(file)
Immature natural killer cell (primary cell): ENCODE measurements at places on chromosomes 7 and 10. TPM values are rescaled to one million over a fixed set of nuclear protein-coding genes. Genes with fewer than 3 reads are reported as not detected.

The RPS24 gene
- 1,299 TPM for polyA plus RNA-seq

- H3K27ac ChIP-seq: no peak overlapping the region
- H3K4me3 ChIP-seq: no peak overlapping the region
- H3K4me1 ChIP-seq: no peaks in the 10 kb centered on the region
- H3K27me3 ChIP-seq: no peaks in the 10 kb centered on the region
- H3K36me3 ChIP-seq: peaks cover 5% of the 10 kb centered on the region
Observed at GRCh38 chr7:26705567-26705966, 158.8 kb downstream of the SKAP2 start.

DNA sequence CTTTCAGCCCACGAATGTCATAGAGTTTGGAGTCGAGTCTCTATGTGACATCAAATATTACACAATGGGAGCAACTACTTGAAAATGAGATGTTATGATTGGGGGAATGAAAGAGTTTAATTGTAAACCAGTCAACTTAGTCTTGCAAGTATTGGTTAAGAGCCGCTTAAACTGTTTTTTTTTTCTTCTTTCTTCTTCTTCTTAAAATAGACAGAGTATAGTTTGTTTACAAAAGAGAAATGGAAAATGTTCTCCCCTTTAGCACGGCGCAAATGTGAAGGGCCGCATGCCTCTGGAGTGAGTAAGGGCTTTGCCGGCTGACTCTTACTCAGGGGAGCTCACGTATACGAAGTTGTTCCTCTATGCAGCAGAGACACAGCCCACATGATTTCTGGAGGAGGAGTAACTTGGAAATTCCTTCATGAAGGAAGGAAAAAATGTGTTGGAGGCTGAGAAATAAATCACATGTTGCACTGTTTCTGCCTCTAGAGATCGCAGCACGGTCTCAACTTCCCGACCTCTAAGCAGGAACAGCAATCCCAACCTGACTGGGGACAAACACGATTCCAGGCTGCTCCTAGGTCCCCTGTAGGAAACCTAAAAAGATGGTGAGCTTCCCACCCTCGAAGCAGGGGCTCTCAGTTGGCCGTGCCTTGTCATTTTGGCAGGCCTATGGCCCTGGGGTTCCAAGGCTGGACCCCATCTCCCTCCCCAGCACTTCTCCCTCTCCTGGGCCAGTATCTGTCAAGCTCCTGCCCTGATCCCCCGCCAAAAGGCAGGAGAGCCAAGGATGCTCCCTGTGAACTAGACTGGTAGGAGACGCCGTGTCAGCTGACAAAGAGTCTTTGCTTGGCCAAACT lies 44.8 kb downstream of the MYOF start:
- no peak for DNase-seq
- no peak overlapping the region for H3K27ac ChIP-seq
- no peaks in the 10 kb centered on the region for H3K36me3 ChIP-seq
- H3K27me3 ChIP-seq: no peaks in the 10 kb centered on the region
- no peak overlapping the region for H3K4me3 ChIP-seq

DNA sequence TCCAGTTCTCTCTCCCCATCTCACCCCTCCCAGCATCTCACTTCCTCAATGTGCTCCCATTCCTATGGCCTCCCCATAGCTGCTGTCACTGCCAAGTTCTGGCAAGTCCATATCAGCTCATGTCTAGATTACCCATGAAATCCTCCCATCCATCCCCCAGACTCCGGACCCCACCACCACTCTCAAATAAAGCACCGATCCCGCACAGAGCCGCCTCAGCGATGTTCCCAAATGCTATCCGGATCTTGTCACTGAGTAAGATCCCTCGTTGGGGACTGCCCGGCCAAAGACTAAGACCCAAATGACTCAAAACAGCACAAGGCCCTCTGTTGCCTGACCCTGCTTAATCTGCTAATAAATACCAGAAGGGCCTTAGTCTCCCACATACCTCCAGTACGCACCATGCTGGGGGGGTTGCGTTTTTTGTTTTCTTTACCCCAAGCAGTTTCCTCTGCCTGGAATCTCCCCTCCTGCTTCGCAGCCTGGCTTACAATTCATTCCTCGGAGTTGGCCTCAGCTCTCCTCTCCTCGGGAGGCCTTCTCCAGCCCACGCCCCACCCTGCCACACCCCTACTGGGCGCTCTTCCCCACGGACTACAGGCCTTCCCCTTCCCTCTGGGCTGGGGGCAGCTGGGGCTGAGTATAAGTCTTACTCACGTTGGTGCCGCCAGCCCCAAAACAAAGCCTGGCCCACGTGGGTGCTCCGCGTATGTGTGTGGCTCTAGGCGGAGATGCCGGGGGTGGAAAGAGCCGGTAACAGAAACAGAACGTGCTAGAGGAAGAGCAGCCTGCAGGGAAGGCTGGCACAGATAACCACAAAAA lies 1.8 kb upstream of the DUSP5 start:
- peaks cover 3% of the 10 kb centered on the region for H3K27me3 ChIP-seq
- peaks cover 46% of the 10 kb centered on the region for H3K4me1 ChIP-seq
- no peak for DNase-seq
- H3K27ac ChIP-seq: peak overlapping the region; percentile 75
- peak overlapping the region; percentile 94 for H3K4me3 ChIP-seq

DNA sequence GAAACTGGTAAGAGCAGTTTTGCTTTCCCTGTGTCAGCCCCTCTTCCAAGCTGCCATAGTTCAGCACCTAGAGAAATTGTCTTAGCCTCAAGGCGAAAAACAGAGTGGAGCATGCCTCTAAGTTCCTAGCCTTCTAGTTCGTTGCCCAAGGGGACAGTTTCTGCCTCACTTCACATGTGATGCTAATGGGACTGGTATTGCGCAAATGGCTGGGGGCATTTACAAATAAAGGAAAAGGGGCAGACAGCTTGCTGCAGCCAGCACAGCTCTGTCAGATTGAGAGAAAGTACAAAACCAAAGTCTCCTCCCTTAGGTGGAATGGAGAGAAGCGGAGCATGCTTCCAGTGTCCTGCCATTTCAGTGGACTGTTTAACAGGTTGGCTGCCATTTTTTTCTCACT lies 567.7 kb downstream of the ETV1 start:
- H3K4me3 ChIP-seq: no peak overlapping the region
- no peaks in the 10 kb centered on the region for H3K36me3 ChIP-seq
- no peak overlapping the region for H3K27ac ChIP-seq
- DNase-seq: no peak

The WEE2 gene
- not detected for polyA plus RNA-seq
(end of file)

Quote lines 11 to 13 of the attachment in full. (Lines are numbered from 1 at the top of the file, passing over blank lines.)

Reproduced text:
- no peak for DNase-seq
- no peak overlapping the region for H3K27ac ChIP-seq
- no peaks in the 10 kb centered on the region for H3K36me3 ChIP-seq